But whatever the complexities are, they are all completely moot. When approached by the BBC on the topic, Google declined to comment -- period. The search engine wouldn't be drawn on any aspect of the discussion, a sign that in this case
the porn industry isn't going to get what it wants.
We've reported before on how news publishers in Germany and Ireland have demanded that Google pay royalties for the reproduction of news snippets
and image thumbnails next to search results in its Google News product. In France and Belgium publishers took this claim to the courts resulting in an eventual settlement from Google, whilst in Germany, lawmakers unwisely caved in and passed
legislation in 2013 to grant the special copyright-like rights in news snippets that the publishers had demanded.
Illustrating how pointless this was, Google subsequently called the bluff of the German publishers, replacing their news snippets with simple hyperlinked headings rather than paying the royalties the publishers demanded, while the befuddled
publishers watched their traffic stats drop away. In a humiliating backdown reported this week, the publishers have since gone back cap in hand to Google begging it to reindex their content, snippets and all.
Last week, Spain passed a similar amendment to its own copyright law, but with a nasty twist--not only are news aggregators prohibited from including news snippets without payment, but this right to payment is made inalienable. This means that
aggregators are prohibited from negotiating with the publishers to waive the payment, as has occurred elsewhere in Europe. This would also seemingly frustrate the intent of any news publisher who released their work under a Creative Commons or
other open license for royalty-free use.
The same new Spanish law makes other adverse and short-sighted changes to copyright law, bowing to the lobbying pressure of large content owners.
Worst of these other measures is the criminalization of hosting a website that merely links to infringing content, exposing them to crippling fines of up to ?600,000. Liability is triggered as soon as the owner has been notified by email of the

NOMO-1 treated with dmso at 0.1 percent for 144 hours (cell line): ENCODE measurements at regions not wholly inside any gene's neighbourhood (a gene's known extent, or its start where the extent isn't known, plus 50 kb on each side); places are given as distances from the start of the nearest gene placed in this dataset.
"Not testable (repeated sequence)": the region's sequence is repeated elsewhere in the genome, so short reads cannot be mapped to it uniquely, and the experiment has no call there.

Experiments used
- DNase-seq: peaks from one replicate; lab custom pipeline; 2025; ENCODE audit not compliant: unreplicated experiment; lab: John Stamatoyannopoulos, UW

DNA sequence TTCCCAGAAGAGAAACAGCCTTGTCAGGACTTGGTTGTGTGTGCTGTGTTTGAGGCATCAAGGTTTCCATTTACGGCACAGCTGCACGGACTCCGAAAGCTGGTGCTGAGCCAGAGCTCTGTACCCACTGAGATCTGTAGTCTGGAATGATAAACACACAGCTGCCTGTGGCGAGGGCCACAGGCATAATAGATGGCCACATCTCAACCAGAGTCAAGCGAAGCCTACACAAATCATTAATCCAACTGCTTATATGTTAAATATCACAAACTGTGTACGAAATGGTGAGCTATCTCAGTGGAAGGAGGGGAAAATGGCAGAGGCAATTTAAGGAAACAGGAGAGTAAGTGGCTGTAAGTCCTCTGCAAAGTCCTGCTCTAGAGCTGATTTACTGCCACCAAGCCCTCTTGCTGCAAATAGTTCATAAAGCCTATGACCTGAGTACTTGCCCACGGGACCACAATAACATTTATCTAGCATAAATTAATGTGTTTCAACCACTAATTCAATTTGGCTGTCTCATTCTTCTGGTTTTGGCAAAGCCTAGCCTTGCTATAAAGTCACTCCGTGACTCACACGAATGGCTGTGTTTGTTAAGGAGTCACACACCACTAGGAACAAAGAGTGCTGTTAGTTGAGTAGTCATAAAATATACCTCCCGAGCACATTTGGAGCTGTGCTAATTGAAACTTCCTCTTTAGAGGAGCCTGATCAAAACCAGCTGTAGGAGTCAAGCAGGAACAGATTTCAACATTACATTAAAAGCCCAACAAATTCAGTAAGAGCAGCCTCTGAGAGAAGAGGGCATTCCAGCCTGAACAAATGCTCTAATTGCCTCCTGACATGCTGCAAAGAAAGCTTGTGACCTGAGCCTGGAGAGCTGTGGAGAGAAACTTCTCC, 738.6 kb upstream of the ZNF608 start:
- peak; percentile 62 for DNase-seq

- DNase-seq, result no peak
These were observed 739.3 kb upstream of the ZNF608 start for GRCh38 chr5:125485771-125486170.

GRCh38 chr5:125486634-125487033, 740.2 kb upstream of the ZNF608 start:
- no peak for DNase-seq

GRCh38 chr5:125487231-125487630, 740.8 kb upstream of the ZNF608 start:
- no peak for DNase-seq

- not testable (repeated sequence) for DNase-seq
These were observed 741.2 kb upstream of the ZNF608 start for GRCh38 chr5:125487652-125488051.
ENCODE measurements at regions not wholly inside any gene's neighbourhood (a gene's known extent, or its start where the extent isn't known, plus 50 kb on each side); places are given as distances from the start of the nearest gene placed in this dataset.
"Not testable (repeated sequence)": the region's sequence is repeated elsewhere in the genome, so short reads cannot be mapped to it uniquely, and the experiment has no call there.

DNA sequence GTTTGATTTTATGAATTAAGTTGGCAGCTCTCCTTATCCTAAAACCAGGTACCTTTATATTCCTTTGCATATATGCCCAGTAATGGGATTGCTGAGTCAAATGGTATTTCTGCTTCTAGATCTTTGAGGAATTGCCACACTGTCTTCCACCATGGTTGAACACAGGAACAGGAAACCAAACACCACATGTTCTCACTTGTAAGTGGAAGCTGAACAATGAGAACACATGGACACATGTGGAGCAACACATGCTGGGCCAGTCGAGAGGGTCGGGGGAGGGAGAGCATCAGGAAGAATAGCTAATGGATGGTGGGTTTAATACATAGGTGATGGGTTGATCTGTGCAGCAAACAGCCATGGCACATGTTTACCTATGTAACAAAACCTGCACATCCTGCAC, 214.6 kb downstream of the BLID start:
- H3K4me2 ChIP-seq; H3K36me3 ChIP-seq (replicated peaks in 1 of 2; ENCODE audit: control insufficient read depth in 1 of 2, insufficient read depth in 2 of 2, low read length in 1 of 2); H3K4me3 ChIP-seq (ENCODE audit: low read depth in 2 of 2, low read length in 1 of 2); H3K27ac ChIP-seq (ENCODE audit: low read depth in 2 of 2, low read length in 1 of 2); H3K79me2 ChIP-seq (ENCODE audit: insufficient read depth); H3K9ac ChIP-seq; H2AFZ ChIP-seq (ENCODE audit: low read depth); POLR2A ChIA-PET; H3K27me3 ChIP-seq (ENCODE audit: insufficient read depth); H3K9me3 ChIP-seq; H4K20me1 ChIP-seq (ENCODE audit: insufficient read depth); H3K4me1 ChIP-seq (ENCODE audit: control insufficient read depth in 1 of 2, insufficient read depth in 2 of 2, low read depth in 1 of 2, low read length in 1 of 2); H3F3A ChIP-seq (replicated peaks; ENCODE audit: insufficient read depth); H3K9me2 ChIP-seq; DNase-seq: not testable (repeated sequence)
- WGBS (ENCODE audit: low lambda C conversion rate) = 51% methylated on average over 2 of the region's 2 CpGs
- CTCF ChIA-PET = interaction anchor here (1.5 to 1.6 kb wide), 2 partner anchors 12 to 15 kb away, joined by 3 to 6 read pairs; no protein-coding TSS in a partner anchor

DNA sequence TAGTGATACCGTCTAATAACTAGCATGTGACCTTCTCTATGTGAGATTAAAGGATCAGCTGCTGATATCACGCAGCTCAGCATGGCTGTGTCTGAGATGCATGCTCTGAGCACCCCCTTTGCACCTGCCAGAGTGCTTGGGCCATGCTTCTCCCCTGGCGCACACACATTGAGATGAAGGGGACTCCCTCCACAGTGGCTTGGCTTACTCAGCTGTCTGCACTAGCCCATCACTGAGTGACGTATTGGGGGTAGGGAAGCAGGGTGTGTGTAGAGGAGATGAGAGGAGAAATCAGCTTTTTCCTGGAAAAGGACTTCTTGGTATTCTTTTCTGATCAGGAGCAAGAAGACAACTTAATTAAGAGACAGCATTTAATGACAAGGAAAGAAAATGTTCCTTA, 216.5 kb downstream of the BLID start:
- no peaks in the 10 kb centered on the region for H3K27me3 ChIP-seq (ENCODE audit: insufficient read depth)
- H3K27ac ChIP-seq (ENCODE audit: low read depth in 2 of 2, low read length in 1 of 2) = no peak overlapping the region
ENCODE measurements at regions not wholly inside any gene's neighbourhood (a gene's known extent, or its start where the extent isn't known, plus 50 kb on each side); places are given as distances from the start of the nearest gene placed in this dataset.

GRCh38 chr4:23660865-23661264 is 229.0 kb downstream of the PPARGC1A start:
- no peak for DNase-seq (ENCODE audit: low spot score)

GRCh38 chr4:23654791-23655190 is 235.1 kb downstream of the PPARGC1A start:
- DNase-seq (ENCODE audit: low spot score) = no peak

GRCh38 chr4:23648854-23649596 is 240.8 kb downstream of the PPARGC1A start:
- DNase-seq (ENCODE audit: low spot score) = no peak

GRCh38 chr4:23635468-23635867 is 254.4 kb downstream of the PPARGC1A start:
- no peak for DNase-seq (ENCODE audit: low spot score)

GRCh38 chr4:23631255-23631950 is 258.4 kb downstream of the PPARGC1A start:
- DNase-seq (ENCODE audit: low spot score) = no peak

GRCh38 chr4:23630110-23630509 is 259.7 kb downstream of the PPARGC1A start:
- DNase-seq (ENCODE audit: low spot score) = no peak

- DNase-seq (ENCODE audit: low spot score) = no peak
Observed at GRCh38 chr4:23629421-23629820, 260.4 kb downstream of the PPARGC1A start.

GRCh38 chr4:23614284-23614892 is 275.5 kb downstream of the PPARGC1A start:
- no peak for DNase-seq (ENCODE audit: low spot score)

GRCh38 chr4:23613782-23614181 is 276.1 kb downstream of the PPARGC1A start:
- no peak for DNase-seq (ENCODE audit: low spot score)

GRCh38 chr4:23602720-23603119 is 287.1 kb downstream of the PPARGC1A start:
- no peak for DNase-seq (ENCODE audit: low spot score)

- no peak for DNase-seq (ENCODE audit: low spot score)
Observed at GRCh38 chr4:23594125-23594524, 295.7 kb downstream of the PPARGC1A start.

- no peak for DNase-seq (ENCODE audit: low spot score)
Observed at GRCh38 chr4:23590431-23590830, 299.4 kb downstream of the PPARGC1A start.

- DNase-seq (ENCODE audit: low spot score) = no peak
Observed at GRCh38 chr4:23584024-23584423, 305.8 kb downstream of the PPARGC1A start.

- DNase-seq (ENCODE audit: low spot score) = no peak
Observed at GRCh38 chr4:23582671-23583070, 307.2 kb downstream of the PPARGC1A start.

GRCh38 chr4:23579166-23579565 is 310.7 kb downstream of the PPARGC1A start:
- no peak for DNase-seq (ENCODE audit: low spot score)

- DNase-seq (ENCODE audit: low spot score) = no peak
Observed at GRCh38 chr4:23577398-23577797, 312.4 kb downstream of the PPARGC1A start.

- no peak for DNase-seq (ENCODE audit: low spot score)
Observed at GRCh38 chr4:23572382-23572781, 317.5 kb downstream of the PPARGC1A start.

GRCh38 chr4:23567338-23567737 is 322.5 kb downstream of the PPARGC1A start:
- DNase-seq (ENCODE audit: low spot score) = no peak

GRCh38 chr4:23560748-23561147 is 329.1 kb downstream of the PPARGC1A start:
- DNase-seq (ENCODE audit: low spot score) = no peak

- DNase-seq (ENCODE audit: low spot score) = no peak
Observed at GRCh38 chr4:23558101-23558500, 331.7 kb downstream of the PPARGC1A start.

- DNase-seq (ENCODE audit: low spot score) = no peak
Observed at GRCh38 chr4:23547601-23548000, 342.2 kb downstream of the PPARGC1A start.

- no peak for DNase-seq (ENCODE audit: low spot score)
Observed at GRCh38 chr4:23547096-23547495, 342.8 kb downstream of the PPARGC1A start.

alleged infringement and fails to respond by self-censoring the allegedly infringing content. Even non-profit websites are exposed to liability, if they run advertisements to defray site expenses. This provision runs against a recent judgment of
the European Court of Justice ruling that hyperlinks are not a reproduction of the copyright works they link to .
The law also newly targets businesses advertising on such websites, as well as those providing it with payment services, and authorizes the Spanish domain authority to cancel any ".es" domains under which they are hosted. (It is a shame
that the Spanish legislators apparently think so little of Google News, because otherwise they might have read news snippets about a pair of ill-fated 2011 bills titled SOPA and PIPA that included similar Internet censorship provisions.)
In combination, these provisions will seriously chill speech online, casting a potential cloud of liability over website operators and the intermediaries who serve them. Rather than reducing the dissemination of copyright-infringing content, its
only likely effect will be to drive Spanish websites offshore to a less hostile legal environment.
Unfortunately, it's likely too late now to do much about this ill-considered law--it is already scheduled to take effect in January 2015. This is particularly poorly timed, since the European Commission is in the midst of composing a new
Directive to modernize European copyright law, which is likely to be passed in that same year. Whilst the new Directive may (we can only hope) include liberalized copyright limitations and exceptions, Spain's amendments to its copyright law go in
precisely the opposite direction.
There is no doubt that technological change has hit newspaper publishers as well as other copyright owners. But a backward-looking law that penalizes innovators and threatens free speech on the Internet is not the solution.
The Court of Justice of the European Union has handed down a landmark verdict. The Court ruled that embedding copyrighted videos is not
copyright infringement, even if the source video was uploaded without permission.
The case in question was referred to EU's Court of Justice by a German court. It deals with a dispute between the water filtering company BestWater International and two men who work as independent commercial agents for a competitor. Bestwater
accused the men of embedding one of their promotional videos, which was available on YouTube without the company's permission. The video was embedded on the personal website of the two through a frame, as is usual with YouTube videos.